Stacey Tisdale offers tips for family vacation planning that includes dollars and common sense.
TMOM: Can you give us a few tips on getting control of our finances?
STACEY TISDALE: Before you spend, ask yourself three questions: Can Iafford this? Is this bringing me closer to my goals? If not, why am Idoing it? If the spending isn’t going to bring you closer to what youreally want, try to resist it. And stay connected to your true goals. They will motivate you to control your spending.
TMOM: How do you stay connected to your goals?
STACEY TISDALE: For example, I wanted to go to Paris last year. So Ikept a picture of the Eiffel Tower in my wallet alongside my creditcard. It helped me remember my goal and resist unnecessary spending.
TMOM: Let’s look at that typical American family with $9,000 in creditcard debt. Like everyone else, they want to travel with the kids. Should they not take a family vacation?
STACEY TISDALE: They shouldn’t charge their airline tickets and hotelreservations, but they can still take a family vacation if they stickto a plan.
TMOM: What’s the first step?
STACEY TISDALE: Start by having a family meeting. Be realistic withyour kids about the financial situation. They will understand,particularly during these tough economic times. Then make a vacationplan. Say your family wants to go on a ski trip. Maybe you decide as afamily that the budget will allow for a weekend in Vermont rather thana week in Aspen. So focus on your weekend in Vermont and try to makeit cost effective.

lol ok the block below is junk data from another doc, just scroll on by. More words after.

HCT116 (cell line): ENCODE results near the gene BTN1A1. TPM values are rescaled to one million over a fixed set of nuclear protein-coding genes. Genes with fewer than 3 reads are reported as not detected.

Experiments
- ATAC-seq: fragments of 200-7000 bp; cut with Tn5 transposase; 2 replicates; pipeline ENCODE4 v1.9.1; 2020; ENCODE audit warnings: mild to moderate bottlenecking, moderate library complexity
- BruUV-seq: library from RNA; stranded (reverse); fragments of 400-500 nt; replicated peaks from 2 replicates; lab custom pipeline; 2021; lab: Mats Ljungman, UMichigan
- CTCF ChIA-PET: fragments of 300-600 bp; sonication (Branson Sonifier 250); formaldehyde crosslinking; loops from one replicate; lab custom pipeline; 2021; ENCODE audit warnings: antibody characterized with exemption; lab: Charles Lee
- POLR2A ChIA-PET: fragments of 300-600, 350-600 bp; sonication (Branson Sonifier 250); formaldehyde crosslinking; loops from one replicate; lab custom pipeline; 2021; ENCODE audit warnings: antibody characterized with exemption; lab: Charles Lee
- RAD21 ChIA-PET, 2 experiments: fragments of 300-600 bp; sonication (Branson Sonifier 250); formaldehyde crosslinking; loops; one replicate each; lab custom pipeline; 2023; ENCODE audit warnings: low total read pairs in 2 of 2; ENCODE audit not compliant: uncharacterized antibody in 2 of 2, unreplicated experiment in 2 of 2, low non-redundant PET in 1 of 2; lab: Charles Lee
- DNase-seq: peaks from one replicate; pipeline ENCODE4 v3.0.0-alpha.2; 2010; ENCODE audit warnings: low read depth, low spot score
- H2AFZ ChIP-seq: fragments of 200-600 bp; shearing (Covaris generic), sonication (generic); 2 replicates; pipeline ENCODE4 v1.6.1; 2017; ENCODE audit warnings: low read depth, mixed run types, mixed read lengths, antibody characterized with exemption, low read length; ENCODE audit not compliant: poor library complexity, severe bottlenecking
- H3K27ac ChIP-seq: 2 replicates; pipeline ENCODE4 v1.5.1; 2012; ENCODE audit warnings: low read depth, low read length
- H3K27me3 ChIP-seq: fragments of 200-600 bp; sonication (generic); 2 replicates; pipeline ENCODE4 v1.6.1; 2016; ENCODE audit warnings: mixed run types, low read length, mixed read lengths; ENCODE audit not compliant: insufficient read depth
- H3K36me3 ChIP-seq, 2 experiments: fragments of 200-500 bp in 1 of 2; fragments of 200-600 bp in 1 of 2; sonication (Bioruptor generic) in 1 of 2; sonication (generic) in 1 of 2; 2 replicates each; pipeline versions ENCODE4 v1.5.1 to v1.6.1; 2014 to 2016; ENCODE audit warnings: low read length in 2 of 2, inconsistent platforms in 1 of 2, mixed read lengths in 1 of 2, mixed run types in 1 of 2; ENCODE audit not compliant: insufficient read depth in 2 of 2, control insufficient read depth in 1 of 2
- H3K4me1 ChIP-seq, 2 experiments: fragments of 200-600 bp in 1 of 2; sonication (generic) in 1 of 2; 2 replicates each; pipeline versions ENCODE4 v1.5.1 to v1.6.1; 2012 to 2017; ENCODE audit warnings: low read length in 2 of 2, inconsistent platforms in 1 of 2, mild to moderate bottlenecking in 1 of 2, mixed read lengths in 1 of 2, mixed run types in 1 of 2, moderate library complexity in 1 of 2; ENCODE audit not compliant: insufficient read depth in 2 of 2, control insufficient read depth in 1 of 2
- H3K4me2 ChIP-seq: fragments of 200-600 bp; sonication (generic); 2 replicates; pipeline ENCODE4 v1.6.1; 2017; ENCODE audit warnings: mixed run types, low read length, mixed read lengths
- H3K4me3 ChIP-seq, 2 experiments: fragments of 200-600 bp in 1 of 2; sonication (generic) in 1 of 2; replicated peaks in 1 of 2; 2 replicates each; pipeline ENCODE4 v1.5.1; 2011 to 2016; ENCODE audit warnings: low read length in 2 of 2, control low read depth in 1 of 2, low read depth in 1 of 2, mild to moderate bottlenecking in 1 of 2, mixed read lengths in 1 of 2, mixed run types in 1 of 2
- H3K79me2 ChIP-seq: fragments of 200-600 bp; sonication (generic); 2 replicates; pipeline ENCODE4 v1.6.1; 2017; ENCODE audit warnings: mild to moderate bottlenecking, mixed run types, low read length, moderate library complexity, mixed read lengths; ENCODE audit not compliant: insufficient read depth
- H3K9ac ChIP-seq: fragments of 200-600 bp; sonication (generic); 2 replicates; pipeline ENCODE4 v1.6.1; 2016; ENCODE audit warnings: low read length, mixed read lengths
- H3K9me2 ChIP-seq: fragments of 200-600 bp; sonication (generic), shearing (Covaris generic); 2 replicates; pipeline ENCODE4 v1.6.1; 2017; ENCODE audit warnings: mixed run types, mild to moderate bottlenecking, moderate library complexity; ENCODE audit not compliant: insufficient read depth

TMOM: Cost effective. Isn’t that an oxymoron when it comes to travel?
STACEY TISDALE: It doesn’t have to be. Take the island of St. Martin,for example. My family vacations there every year. You would think,wow, an island in the Caribbean – must cost an arm and a leg. But youcan do it very inexpensively. There are lots of low-cost restaurantsand shows, and the beach is free. If you go in the off season, like inAugust, everything is cheaper.
TMOM: What other advice do you have for families trying to vacation on a budget?
STACEY TISDALE: Try to anticipate your cost as much as possible. Nothing can ruin a trip more than coming home to find you’ve reallyoverextended yourself. And don’t get down about the fact that thecurrent economy might see you taking a family car trip rather than thattour of Europe. The important thing is that you’re getting away andspending time with your family.